It is a rainy Saturday morning in Edinburgh and I am working on a fascinating project for a UK manufacturing client. Applying the well-known business concept of delegation, I asked my husband to go out and buy some dulce de leche for some baking later on today. You wonder how this relates at all to international trade – apart from the fact that this dulce de leche (and don’t you dare call it “caramel sauce” or “milk jam”) will no doubt be imported (probably from Argentina rather than my native Uruguay, but I can just about live with that).
I’ll tell you. The moment Mr Smith left the house (yes, he is Mr Smith, but that is another blog altogether), my worries began. Would he be able to find the right dulce the leche? The one with the strong flavour for baking, and the one that has the thick consistency? Would he buy the right quantity? Did I remember to tell him how much I needed? Oh, and how long would he take? Half an hour or half a day? Would he pay an extortionate price or could he buy something good for a fair price in Edinburgh? Should I have just gone out and bought it myself? But how about my report? And, finally, could he deliver the goods?
This, as any exporters will recognise, has a lot to do with international trade. Just now, what I am doing for my client is sourcing distributors in eight Latin American countries. And the questions above apply to my research – my client will ask me exactly that when we meet next week:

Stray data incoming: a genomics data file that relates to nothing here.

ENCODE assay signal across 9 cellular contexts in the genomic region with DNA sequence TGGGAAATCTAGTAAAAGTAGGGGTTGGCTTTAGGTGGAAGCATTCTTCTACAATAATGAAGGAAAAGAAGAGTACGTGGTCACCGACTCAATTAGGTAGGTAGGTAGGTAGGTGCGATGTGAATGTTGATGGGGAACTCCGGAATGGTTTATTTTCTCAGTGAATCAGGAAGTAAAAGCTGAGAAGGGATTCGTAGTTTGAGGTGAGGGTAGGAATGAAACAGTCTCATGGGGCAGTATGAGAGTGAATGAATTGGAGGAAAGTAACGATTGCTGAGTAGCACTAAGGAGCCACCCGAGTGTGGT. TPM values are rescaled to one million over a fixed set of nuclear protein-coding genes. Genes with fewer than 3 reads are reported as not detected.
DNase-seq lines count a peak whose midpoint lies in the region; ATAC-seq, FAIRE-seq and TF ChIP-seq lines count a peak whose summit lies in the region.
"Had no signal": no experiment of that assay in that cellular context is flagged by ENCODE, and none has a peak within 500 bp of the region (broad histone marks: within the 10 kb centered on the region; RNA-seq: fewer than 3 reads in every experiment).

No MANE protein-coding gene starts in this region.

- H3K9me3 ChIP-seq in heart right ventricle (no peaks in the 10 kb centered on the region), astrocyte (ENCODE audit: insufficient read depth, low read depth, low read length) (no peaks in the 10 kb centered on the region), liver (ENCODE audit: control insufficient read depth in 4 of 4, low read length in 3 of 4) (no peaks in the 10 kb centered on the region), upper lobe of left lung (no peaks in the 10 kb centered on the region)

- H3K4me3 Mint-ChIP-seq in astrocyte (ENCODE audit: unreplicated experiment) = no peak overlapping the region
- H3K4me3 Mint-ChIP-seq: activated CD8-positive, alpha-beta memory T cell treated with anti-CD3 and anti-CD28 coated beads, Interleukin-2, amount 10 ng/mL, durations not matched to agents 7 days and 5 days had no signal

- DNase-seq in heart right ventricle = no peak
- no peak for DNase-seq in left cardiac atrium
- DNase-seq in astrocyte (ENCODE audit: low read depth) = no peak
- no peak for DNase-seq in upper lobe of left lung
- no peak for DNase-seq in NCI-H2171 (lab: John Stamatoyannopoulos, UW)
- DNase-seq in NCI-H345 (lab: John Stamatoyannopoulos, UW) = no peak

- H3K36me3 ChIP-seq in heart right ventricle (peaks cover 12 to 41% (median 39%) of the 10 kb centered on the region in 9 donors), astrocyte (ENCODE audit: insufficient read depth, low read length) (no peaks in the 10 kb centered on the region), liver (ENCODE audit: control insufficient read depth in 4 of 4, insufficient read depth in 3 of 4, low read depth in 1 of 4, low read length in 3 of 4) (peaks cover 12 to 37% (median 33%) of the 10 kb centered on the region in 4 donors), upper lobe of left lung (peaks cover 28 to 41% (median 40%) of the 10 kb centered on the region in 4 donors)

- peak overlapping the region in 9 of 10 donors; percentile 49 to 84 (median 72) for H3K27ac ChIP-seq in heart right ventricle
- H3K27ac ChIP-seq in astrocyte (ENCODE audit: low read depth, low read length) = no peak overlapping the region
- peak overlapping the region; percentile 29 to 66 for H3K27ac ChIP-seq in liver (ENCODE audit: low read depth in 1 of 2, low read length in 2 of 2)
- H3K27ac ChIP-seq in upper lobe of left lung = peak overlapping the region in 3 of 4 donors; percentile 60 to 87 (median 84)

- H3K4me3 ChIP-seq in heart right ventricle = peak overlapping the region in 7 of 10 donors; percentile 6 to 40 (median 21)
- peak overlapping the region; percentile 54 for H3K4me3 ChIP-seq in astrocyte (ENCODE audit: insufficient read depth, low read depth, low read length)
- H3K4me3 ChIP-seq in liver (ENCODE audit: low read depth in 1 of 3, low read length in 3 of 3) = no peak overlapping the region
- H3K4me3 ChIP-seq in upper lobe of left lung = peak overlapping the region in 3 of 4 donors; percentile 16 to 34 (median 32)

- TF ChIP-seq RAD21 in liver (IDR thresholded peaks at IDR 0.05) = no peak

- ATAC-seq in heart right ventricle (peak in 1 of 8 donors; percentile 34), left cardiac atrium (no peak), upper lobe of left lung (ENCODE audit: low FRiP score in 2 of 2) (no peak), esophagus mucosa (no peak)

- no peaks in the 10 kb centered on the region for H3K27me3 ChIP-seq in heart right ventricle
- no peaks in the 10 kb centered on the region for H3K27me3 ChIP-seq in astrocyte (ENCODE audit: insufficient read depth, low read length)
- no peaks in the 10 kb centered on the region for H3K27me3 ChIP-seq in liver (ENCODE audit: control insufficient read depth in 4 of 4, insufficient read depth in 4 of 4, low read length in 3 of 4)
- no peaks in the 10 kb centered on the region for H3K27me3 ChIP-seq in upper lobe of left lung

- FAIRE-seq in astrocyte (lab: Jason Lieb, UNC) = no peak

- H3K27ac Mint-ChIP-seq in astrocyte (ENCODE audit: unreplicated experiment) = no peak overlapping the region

– Will the distributor understand my client’s products? What can I do to make the products and the applications clearer to them? We have already identified that the catalogue must be translated into Latin American Spanish, but product training in some form, possibly through at least one visit and regular catch ups, will be essential.
– How much will the distributor buy? I am looking at the importation data for each country and I can estimate the size of each distributor based on the total amount they have imported over a period (FOB) for these particular products. But I wouldn’t based decisions on just this data. Moreover, my client has clarified that their strategy is about small but ongoing orders, rather than one-off big projects – can the distributors focus on these orders?
– Time is definitely a question for anyone dealing with Latin America. After I identify the distributors, how long will it take for that first key order to arrive? It could take months. And for profit to arrive? It could take years in this particular case, and my client knows that well.
– Pricing: there is a brilliant blog written by Tim Hiscock on export pricing – will my client’s products be competitive in terms of pricing? They are so unique that pricing won’t be an issue, but value-for-money will be – and showing value-for-money will no doubt take more time and be based on stronger relationships that price-only discussions
– Could my client bypass distributors altogether and set up an office to serve Latin America? We doubt it at this stage, since distributors will have the key knowledge and contacts, particularly given that my client would have to deal with the painful public procurement processes of Latin American countries, given the sector they serve. Also, my client has other markets to look after, and limited resources.
So it seems that we can learn a lot from a humble shopping experience. After all, exporting is about that: people, decisions, priorities. And manageable risk. I am still waiting for my dulce de leche…
We have recently written a blog post called “Agents and Distributors, the Latin American perspective” for Strong and Herd – click here.